Among the biggest lies told by liberals over the past few years is that the administration of President George W. Bush was some sort of deregulatory cascade, where rule after rule was rolled back, putting the public in more and more danger.
Nothing could be further from the truth. The Bush years saw a massive bloating of the regulatory state, with more and more rules being issued by an out-of-control executive branch that didn’t seem to care what it’s only elected member thought about it.
To be sure, the Bush White House tried to reduce the rate of new regulation, but it certainly couldn’t reduce the size and scope of the regulatory state. We don’t just have staffing numbers and budgets to back this up.
We have the documentary evidence of the Federal Register itself, where new regulations are published every week, and also the Code of Federal Regulations, which is the regulatory equivalent of the Tax Code and its regulations.
In 2007, to take a year at random from the Bush years, the Federal Register weighed in at 72,000 pages for the year (perhaps government lawyers get paid by the word?), while the CFR topped out at 145,816 pages — 8,000 pages longer than it was in 2000.
Page counts don’t tell you everything, though. The real indicator is the number of so-called “major rules” that have effects on nearly every American, whether, for example, by increasing the cost of our automobiles, or by putting more burdens on our local education departments, or increasing the cost of our local taxes.
The Bush administration brought in more than 70 new major regulations that increased burdens on Americans, compared with 23 that reduced them (those the Left complains about).
Interestingly, the agencies that were not responsible to the White House’s regulatory approval, like the Securities and Exchange Commission and the Federal Communications Commission, were responsible for more than half of the deregulatory moves, so it’s not as if the Bush administration can claim much credit (or blame, if you’re on the Left) for them, either.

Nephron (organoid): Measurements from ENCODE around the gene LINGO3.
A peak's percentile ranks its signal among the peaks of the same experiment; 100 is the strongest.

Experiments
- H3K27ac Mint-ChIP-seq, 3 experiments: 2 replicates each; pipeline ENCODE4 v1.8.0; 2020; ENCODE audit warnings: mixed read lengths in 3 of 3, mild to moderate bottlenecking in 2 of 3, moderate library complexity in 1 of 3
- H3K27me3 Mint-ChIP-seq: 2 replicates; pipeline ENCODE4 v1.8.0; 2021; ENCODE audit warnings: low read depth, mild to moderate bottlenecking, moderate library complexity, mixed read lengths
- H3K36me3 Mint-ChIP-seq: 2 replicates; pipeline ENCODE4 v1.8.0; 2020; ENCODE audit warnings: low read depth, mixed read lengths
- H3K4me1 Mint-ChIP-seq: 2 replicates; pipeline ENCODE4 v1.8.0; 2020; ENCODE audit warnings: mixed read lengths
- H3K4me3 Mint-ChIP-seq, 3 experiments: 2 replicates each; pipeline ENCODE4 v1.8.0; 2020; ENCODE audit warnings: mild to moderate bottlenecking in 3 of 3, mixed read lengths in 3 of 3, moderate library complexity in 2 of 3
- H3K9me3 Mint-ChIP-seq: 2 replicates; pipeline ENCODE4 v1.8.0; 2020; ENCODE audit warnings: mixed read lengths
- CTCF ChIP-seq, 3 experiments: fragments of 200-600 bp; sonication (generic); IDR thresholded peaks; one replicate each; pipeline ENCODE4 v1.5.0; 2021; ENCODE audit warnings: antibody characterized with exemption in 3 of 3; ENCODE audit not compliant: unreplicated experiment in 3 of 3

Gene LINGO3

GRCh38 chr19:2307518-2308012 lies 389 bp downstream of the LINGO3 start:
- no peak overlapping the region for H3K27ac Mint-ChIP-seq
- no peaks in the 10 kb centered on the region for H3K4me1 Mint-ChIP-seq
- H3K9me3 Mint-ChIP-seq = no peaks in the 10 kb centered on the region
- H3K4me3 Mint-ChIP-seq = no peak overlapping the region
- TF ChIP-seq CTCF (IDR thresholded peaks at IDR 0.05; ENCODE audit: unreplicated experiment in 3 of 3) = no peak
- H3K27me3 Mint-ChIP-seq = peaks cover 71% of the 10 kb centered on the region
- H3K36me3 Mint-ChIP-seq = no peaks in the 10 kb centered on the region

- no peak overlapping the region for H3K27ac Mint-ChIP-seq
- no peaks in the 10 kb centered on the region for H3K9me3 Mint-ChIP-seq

There’s also the “Regulatory Plan and the Unified Agenda of Federal Regulatory and Deregulatory Actions,” which appears in the Federal Register each December.
It lists rules that have recently been completed together with those anticipated for the next 12 months by each of the 60 federal agencies that have rulemaking powers. It’s therefore a great guide to how the regulatory pipeline is flowing.
The agenda also tells us what rules are “economically significant” — meaning that they’ll have an effect on the nation of more than $100 million when implemented.
There were 184 of these in 2009, so the cost to the nation will be at least $18 billion, but it could well be far more than that.
The agenda doesn’t tell us how much the rule will cost, just whether it’s more than $100 million. One thing we do know about the agenda’s rules is how many of them will significantly affect small businesses, thanks to the Regulatory Flexibility Act.
The 2009 agenda listed 758 such rules, more than 60 percent of them from just five agencies — the departments of Agriculture, Commerce, Health and Human Services, the Environmental Protection Agency and the Federal Communications Commission.
We also know how many rules involve the feds getting state and local governments to do their dirty work for them. The Unfunded Mandates Act, passed in 1995 to rein in this practice, requires such rules to be highlighted.
In 2009, 514 rules will affect state governments and 328 will affect local governments.